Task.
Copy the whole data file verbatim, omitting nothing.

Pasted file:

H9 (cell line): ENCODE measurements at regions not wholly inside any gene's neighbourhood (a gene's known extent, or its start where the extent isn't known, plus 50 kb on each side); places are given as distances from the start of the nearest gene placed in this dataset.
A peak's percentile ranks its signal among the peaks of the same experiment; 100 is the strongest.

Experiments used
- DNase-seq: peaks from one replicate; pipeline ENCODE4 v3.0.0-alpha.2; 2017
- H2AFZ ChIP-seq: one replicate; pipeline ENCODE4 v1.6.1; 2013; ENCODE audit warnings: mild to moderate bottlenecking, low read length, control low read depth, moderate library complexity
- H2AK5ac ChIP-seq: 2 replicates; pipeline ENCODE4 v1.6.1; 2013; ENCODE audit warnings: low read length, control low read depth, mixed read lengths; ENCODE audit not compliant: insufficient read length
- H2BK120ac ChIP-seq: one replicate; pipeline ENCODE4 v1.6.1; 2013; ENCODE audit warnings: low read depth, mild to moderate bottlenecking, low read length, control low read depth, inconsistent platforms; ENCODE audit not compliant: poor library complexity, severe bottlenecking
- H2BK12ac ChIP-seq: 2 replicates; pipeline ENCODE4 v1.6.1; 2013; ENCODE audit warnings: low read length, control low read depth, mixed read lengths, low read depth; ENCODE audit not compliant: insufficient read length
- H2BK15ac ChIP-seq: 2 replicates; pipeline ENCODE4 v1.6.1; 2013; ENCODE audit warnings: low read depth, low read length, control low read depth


H9 (cell line): ENCODE measurements at regions not wholly inside any gene's neighbourhood (a gene's known extent, or its start where the extent isn't known, plus 50 kb on each side); places are given as distances from the start of the nearest gene placed in this dataset.
A peak's percentile ranks its signal among the peaks of the same experiment; 100 is the strongest.

Experiments used
- DNase-seq: peaks from one replicate; pipeline ENCODE4 v3.0.0-alpha.2; 2017
- H2AFZ ChIP-seq: one replicate; pipeline ENCODE4 v1.6.1; 2013; ENCODE audit warnings: mild to moderate bottlenecking, low read length, control low read depth, moderate library complexity
- H2AK5ac ChIP-seq: 2 replicates; pipeline ENCODE4 v1.6.1; 2013; ENCODE audit warnings: low read length, control low read depth, mixed read lengths; ENCODE audit not compliant: insufficient read length
- H2BK120ac ChIP-seq: one replicate; pipeline ENCODE4 v1.6.1; 2013; ENCODE audit warnings: low read depth, mild to moderate bottlenecking, low read length, control low read depth, inconsistent platforms; ENCODE audit not compliant: poor library complexity, severe bottlenecking
- H2BK12ac ChIP-seq: 2 replicates; pipeline ENCODE4 v1.6.1; 2013; ENCODE audit warnings: low read length, control low read depth, mixed read lengths, low read depth; ENCODE audit not compliant: insufficient read length
- H2BK15ac ChIP-seq: 2 replicates; pipeline ENCODE4 v1.6.1; 2013; ENCODE audit warnings: low read depth, low read length, control low read depth